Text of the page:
William Hone to John Childs, 18 December, 1821: An Electronic Edition

[1780-1818] - [1818-1824] - [1825-1832] - [1832-1842] - Hone Correspondence

William Hone to John Childs, 18 December, 1821.1-TEI-

Ludgate Hill

18. December 1821
Dear Childs,

2Your complaints about men engaged, under color of Reform, in pursuing their own objects, are vain repetitions. You and I have heard the same thing as our forefathers have, and there is nothing new under the sun that you and I have a right to complain of, unless indeed you are more ignorant than I, which, without impeaching your desire to be happy & be quiet, may be the case. And presuming that you are, I tell you, John Childs, that you are a very honest fellow, and a very silly one. Don't stand snivelling there, because you {cannot} get people to go walking with you, but take a walk by yourself, as I do, when I have a mind to it, and the more lonely it is, and the fewer I meet, the more I enjoy it, as you will, if you do the same, and remember what the Apocrypha says about touching pitch.

You inquire of several things to which I answer in order.
1. "How have you succeeded with the Review?"
Ans. I am succeeding—at it now—& shall not finish it before your turkey arrives — I have the pen in my hand, and cannot put it out, for the life of me. I must cut out a deal of "fine wood" that I suppose you will say ought not to be in it, but I shall leave some to dress my grounds in my own way.
2d. "What became of Nero?" — Ask a great wave what became of the little one it buried — "Nero is Nero, & let him be Nero."
3d. "Did Ross of the Times write it?" Certainly not what I purposed to publish.
4th. "Has he got it back?" No— He got Twenty pounds for it.
5th. "Will it never be published?" This may be by you, if you please to give me twenty pounds for it; or by any one else on the same terms[?] well & truly paid, or payable, at any time within twenty months on a note of hand — but it will not be published by me. It was not, in my opinion, after I carefully read it, publishable. I have one of my own, partly in MS. & partly in my head — that I intended to publish, but the time fled faster than my thoughts, I could not finish it to my liking before the period & purpose I designed it for had gone by. I abandoned it, as I have done a dozen unnumbered projects, and the rascals of the world reported I had received vast sums for suppressing it & fools believed the report. I think myself of consequence, I have so many enemies.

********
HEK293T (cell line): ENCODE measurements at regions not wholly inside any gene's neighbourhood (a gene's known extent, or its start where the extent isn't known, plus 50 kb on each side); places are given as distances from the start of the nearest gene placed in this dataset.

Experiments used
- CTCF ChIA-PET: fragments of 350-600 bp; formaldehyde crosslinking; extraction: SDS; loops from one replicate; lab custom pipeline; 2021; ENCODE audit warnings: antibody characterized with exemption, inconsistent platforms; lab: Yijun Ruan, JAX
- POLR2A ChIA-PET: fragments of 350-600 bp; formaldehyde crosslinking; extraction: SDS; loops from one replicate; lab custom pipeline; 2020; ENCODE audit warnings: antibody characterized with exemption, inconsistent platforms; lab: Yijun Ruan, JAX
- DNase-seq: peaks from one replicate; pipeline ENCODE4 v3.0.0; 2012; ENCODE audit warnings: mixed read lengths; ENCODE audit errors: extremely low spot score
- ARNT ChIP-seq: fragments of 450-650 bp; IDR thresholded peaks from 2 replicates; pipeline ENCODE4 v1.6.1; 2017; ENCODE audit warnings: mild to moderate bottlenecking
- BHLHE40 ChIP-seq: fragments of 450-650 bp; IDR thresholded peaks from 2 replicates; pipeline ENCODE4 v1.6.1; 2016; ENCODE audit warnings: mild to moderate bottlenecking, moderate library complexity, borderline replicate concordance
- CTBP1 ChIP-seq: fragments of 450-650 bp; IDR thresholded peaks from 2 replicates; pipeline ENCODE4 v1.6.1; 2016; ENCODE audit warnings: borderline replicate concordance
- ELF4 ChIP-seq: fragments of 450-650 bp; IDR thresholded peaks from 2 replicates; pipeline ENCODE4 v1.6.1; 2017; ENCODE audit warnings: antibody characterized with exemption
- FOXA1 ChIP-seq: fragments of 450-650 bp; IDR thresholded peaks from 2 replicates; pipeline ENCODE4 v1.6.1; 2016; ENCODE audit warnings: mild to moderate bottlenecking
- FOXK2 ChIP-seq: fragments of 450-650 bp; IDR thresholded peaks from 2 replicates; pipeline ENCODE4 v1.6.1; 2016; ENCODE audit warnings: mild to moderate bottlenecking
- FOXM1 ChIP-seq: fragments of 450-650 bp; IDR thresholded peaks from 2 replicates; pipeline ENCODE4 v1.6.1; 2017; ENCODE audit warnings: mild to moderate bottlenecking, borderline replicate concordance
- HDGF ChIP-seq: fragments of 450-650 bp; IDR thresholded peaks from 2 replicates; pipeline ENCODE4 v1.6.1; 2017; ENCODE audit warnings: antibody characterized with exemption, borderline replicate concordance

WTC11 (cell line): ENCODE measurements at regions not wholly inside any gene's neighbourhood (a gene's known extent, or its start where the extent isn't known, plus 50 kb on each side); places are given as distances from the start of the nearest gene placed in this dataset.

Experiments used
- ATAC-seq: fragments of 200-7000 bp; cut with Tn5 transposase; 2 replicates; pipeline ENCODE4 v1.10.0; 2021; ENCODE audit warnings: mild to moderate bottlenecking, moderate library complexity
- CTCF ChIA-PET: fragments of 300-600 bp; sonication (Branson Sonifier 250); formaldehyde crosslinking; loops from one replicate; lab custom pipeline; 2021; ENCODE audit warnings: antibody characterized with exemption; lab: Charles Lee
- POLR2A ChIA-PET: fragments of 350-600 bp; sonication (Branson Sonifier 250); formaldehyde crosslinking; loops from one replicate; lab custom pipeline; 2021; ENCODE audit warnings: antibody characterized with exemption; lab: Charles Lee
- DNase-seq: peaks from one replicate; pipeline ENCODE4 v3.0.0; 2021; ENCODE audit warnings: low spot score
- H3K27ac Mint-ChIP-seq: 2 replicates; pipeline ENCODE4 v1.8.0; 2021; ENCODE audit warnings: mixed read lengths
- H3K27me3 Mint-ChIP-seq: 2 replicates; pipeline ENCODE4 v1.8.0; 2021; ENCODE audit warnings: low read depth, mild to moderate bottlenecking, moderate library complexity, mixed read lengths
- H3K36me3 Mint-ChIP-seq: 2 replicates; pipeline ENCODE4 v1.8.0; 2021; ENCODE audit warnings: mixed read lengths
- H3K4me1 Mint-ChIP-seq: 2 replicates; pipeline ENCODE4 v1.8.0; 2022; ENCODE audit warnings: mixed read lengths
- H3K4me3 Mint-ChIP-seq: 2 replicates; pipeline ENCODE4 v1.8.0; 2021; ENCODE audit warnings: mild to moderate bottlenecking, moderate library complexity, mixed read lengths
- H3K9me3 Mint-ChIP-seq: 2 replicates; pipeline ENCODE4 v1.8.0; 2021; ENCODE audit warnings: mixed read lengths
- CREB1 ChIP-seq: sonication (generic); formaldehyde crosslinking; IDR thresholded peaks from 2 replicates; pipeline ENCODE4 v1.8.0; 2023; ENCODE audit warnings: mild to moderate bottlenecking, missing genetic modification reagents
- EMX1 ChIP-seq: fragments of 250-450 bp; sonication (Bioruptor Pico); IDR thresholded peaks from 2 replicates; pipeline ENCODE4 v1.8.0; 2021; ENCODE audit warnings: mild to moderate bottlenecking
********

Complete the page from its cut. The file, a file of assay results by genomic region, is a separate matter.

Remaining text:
6th. "Will you come & see me during the Xmas Vacation?" No, John Childs, no. — it will be no vacation to me, for I shall have my hammer in my hand, selling a five[?] days sale of books.3

I hope as I have answered all these questions with truth, that they are answered to your satisfaction—if not, file a bill of review, and I will put in a further answer.

I have invited my father & another & purpose getting all the young ones together, to pay proper attention to your intended visitor—the turkey. He will be received with due ceremonies, and will be boarded & lodged as well as his bringing up deserves at my hands. We shall have the pleasure of drinking your health and family in his company — "not where he eats but where he is eaten."4

I am, Dear Childs
yours faithfully
W Hone

When Mr Brewer was in town he saw my wife. I was then at a country lodging & he expressed a desire to see me & I wished to see him and came home accordingly for two days & went back about a mile & a half from his place of sojournment where he did not wish to see me. He had my address & I should have been pleased to see him. That I did not was because he did not call again at either place. His being in town a second time, I am ignorant of. I wish that I had seen him. I desired it much & should have had great pleasure in his company. He shall hear from me very soon after Christmas, with no reason for not writing him while William was with him but a suitable & real apology for that is my omission[?] & with a reason for not writing to him [one word][?] as, I shall do them, satisfactorily.

Mr. John Childs,
Printing Office

British Library, Add. MS 40120, ff. 181-82. [return]
Hone's letter is a response to Childs's letter of 6 December. [return]
Hone supplemented his printing business by serving as an auctioneer for private libraries. [return]
from Hamlet (IV.iii.19). [return]
William Hone. Date: 2014-03-23